Sunday, February 23, 2014

Recycled Sweater

I took a solo trip to Ireland about 17 years ago. I had several places I wanted to hit on that trip--the Guinness brewery, the town of Ballyheigue in County Kerry where one of my great grandmothers was born...

And the Aran Islands. I also wanted to pick up a few souvenirs, including an Aran sweater.

I found a small store on Inishmore that sold some sweaters. Most of them were huge, but I found one the looked like it'd fit, even thought it was on the bulky side. It was hand knit, a pretty cornflower blue with several intricate patterns. Unfortunately I never took a picture of the sweater in its original state, but here’s a picture of some of the original pattern:

Unfortunately once I got it home I realized the fit was bulky and totally unflattering. I probably wore it once. The rest of the time it sat in a plastic bin under my bed with my other bulky sweaters. I'd look at it every once in a while and try it on, hoping that somehow the fit would be different, but it never ended up being more flattering.

Once I started knitting I toyed with the idea of unraveling the sweater and using the yarn for something else. I balked at the idea of ripping it apart, but if I never wore it, what was the point of keeping it?

I held off on giving it serious thought until I found a pattern that seemed to be worth ripping it apart over. After ruminating over a few possibilities over the years that never seemed *quite* worthwhile, I finally found Berocco's Aidez sweater.

Pretty, isn't it? The reviews I read said it was a relatively easy knit. After deliberating for a week I finally separated the pieces of the sweater and unraveled them into balls.

A user on had converted the pattern from pieces that all had to be seamed together to something that have the body knit in the round, with the sleeves joined to the body and then the rest of it also knit in one piece. After some swatching I picked a needle size and went at it. It was a relatively quick knit, until I got to the collar. The same user recommended knitting it separately and sewing it on. I chickened out on that--as I'd never done separate collar extensions that then had to be sewn on before. That’s one of my major obstacles in knitting—I dither around for quite a while when confronted with a new technique, and this time was no different. I put the sweater in a paper grocery bag and tucked it aside.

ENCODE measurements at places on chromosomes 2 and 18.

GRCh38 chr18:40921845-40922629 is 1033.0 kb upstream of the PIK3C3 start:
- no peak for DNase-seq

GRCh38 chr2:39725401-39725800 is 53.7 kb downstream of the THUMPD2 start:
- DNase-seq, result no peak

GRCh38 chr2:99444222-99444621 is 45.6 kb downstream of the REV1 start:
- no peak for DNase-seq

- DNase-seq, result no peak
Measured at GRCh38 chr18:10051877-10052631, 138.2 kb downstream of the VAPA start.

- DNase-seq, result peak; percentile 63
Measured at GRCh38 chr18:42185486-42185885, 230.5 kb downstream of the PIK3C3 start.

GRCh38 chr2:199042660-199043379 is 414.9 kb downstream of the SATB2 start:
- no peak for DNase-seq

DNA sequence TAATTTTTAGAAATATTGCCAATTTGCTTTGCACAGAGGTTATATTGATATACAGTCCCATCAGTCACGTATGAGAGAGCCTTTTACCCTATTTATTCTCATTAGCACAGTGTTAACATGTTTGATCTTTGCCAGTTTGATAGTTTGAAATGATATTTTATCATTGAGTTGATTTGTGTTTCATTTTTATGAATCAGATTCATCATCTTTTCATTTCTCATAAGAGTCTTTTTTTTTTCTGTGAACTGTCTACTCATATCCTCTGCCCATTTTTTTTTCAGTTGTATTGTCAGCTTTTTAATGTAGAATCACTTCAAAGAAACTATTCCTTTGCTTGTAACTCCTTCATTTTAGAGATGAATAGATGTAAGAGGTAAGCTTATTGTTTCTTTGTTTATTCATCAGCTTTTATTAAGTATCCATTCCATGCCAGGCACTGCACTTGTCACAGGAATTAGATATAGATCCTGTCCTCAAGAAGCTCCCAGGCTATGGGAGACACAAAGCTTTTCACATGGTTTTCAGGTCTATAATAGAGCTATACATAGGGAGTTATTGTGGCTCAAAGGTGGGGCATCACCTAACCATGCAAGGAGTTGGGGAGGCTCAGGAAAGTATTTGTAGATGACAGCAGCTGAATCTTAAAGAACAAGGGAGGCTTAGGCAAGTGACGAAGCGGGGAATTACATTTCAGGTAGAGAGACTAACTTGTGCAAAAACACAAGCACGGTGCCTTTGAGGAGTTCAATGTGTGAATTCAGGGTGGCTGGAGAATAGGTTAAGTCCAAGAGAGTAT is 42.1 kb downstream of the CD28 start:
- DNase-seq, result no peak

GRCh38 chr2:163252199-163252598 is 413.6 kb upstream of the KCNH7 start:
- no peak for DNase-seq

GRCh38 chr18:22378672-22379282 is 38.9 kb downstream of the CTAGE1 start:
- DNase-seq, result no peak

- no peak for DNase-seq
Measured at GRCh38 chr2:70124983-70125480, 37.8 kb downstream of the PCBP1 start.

Fast forward almost a year later (lame, I know) during a cold snap in Seattle (below 30F, I know a lot of the rest of the country would throw snowballs at me for complaining) I finally pulled the thing out, read the directions for knitting and attaching the collar, and got working on it. I realized partway in that I'd have to knit a longer collar, as there were issues that were created by knitting the sweater in the round instead of in pieces that would make it necessary to make a longer collar. But I muddled on through, and sewed the collar to the body of the sweater without too much trouble.

Afterwards I soaked it in Euclan, a detergent that doesn't require the garment to be rinsed. I'd suspected when unravelling the original sweater that it hadn't been washed or blocked, and once I pulled it out and felt the texture of the yarn change and soften, I knew I'd been right. Good thing too, as blocking it makes it harder (although not impossible) to unravel a garment after the fact.

I laid it on a towel, stretched it a bit to make the cables open up, and let it dry for about 24 hours. I wove in all the ends and tried it on.

It's a pretty good fit! A tad long, but that suits the style of the sweater. I have a short torso, so that's often an issue with sweater patterns for me. Next time I'll try to bear that in mind when knitting from a pattern. But I'm really pleased with it, and it's very comfortable to wear.

I still have a whole front of the sweater that I didn't unravel. I’m thinking I might try to make a fair isle vest out of it, depending on what other colors seem workable for me, and which pattern I choose.

Tuesday, February 4, 2014

Sevilles in Seattle